How to Create a GA4 Funnel Exploration Report

Follow the steps below to create a sample funnel report.

Step 1

Go to GA4 Properties and tap the “Explore” button on the left side.

Step 2

Next, click on “Funnel Exploration Template”.

Step 3

Your screen will now have the following three columns:

Variable: You can enter your report name, select a date range, and add segments and dimensions in this column.

Pro tip: Add a “Device category” breakdown dimension to monitor how a particular funnel step performs for different devices, channels, or locations.

Tab Settings: Choose the “Funnel Exploration” technique in this column before selecting visualization type (standard or trended), making the funnel open or closed, adding segment comparisons, and defining funnel steps.

Keep in mind that you can create a maximum of 10 funnel steps. Also, you’ll have a closed funnel by default, meaning that a user must complete the previous step to be counted in the next one.

Exploration: In this tab, you’ll see all the data based on the configuration you did in the previous columns.

Step 4

You’ll get a conversion rate and a drop off percentage for each defined step. You’ll also see a table with additional details on the conversions and abandonments per step.

Users (% of Step 1) will reveal the number of users and their share for each step to give you an idea of the total conversion rate up to a certain step or the overall funnel goal.

The Completion Rate will demonstrate the users who proceeded to the next step. This information will help identify issues with particular steps or breakdown segments within a step.

Abandonments will highlight the number of users who exited before reaching the next funnel step.

Lastly, the Abandonment Rate will display the share of users who dropped off at a particular step in the purchase journey.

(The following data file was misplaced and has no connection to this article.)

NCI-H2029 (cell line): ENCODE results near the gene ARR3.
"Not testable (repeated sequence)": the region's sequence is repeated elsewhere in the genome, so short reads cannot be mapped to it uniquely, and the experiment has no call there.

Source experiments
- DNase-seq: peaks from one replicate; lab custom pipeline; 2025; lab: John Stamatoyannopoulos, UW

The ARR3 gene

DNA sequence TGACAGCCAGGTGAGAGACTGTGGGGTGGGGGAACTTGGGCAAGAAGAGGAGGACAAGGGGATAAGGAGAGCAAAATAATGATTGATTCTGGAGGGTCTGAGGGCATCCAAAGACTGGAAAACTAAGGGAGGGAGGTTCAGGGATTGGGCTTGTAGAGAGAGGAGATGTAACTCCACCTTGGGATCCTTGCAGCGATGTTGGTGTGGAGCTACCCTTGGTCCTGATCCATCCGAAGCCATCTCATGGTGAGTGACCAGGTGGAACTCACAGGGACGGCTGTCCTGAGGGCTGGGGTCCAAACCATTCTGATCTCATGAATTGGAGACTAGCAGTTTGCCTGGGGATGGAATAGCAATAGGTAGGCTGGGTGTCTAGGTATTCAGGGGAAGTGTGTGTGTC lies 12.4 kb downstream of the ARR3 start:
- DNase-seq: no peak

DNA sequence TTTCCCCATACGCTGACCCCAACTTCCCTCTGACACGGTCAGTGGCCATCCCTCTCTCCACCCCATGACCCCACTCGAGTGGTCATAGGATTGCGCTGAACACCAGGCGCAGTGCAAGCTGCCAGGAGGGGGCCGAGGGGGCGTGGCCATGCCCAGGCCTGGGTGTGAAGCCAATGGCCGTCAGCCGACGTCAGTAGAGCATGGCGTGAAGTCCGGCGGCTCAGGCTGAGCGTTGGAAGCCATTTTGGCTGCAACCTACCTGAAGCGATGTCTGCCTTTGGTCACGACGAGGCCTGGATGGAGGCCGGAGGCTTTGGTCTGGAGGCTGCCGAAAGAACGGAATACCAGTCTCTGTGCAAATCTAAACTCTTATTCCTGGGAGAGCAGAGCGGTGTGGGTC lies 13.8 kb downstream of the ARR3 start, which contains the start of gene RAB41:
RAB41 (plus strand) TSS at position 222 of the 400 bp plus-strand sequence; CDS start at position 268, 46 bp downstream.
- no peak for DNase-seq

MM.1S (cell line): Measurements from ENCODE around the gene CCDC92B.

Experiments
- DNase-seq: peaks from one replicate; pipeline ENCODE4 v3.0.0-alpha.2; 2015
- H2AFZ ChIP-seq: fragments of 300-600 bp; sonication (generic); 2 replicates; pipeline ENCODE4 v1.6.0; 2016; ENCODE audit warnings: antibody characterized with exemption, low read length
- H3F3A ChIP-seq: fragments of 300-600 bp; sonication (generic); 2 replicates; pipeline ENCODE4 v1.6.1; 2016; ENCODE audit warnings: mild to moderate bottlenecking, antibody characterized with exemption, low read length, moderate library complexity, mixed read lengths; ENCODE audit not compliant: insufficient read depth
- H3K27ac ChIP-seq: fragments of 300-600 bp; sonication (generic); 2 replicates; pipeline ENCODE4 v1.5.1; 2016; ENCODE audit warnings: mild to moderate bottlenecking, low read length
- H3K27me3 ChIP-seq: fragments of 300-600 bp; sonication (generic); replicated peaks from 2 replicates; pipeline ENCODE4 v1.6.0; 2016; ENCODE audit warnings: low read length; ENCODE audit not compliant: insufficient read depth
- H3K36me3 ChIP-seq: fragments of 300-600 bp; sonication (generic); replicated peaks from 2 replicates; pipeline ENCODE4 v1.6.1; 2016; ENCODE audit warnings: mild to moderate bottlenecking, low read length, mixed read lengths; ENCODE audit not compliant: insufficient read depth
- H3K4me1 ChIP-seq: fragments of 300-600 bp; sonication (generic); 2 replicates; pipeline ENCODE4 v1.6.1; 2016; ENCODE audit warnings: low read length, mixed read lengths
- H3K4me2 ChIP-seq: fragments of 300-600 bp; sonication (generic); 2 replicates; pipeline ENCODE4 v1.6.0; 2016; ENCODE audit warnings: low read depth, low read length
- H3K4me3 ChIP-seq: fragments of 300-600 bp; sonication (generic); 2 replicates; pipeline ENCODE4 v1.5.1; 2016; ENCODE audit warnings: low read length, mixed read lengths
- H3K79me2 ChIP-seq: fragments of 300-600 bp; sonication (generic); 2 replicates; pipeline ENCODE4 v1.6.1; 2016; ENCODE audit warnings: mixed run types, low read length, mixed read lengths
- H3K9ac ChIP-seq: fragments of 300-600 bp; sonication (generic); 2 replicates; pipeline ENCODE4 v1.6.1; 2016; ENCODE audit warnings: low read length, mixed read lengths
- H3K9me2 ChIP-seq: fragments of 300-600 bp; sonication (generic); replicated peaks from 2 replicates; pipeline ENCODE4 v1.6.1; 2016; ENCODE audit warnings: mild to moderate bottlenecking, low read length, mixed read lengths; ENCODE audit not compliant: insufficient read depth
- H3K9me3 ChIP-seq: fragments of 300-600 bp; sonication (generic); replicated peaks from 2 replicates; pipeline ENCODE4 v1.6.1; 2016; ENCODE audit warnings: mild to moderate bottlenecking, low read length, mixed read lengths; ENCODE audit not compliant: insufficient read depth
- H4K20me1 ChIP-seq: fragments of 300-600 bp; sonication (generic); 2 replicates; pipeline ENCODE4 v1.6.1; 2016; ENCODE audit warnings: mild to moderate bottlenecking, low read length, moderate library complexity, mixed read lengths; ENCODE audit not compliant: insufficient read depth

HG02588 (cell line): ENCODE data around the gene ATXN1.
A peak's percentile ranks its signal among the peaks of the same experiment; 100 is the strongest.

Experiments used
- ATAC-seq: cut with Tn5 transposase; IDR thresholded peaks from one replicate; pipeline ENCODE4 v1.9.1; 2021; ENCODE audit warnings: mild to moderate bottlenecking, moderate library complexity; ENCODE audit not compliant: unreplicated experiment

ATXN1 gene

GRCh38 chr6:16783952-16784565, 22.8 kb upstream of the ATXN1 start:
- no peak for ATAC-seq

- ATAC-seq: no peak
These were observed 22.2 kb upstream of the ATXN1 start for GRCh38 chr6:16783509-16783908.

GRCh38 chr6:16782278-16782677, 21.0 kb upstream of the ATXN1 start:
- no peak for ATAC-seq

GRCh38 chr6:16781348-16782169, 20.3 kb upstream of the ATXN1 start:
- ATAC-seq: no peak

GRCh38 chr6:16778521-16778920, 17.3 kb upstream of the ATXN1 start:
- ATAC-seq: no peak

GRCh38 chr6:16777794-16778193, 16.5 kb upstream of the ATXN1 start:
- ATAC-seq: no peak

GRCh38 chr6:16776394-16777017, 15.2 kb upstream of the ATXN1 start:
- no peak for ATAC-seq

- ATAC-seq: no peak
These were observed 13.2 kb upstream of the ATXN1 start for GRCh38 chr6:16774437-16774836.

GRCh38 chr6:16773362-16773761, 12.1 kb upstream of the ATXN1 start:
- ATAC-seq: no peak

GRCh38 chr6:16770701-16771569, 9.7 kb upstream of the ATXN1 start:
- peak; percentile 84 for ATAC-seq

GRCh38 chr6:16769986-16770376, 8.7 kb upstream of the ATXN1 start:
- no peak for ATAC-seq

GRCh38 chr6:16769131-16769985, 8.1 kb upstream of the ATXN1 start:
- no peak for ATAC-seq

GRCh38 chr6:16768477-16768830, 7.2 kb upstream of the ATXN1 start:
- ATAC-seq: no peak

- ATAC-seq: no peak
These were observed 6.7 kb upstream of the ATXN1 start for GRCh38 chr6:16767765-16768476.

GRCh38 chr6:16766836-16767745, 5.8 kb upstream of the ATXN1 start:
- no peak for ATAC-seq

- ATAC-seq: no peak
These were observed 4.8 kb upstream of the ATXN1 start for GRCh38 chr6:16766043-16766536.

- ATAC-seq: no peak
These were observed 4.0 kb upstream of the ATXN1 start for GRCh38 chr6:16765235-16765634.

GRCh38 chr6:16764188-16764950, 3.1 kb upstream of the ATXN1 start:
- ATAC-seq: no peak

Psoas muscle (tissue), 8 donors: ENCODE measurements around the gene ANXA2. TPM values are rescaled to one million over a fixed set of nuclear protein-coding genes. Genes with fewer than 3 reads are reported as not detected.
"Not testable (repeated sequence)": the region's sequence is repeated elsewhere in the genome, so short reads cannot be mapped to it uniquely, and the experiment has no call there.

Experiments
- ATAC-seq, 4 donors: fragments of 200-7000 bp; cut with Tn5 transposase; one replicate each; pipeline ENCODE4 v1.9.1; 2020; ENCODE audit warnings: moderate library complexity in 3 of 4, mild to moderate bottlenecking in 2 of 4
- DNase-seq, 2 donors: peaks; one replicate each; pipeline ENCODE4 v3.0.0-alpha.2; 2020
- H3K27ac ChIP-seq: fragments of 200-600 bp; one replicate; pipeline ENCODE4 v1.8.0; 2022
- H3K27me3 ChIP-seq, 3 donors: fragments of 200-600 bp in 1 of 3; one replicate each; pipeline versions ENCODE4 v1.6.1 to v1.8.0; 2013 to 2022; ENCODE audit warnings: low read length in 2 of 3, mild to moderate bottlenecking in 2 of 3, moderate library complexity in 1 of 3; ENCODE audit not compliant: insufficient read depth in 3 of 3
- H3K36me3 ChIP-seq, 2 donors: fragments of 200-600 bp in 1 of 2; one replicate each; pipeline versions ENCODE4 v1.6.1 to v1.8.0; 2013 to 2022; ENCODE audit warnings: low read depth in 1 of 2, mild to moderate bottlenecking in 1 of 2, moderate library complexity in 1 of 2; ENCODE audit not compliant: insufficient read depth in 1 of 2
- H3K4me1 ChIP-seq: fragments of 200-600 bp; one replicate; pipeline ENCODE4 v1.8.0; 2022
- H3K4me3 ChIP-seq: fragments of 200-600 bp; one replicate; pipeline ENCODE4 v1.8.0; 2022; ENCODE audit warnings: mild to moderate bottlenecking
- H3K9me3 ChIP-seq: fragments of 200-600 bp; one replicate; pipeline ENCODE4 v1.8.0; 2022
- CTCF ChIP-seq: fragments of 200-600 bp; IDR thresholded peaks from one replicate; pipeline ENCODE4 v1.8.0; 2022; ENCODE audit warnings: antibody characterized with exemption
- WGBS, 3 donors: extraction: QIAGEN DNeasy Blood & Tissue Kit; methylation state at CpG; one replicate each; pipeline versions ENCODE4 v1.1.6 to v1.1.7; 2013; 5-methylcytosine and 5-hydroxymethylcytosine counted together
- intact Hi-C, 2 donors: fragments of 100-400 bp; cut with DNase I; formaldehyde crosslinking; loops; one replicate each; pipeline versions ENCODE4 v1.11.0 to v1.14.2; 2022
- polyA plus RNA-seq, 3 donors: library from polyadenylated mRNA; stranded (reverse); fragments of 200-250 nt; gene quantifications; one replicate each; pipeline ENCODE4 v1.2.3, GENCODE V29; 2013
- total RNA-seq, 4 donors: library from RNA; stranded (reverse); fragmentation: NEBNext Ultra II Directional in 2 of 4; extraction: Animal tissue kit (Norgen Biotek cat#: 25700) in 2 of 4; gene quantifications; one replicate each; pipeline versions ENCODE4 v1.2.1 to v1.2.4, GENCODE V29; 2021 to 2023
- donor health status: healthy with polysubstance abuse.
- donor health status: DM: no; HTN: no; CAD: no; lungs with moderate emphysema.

Here’s a sample funnel report for reference.

This report will reveal interesting patterns and provide actionable insights into your purchase funnel and user behavior from various angles. 

Take Control of User Journeys With Our GA4 Funnel Analysis Services

Making marketing decisions can be difficult, especially if you’re unsure what’s working and what’s not.

As a business owner who relies on marketing data to understand user activity and make critical decisions about creating compelling experiences, you need to leverage GA4 funnel exploration to skyrocket marketing campaign results and your ROI.

If you have any questions or need help getting started with funnel exploration, please contact us. Our Google Analytics consultants would be happy to assist you in navigating the new world of marketing analytics. We have helped numerous businesses across industries make winning marketing decisions using funnel analysis– we can’t wait to do the same for you!

Napkyn Analytics

Digital Analytics Consulting & Engineering Company

Napkyn Analytics is a digital analytics consulting and engineering company that provides services across Data Enablement, Data Quality, Data Analysis and Data Activation.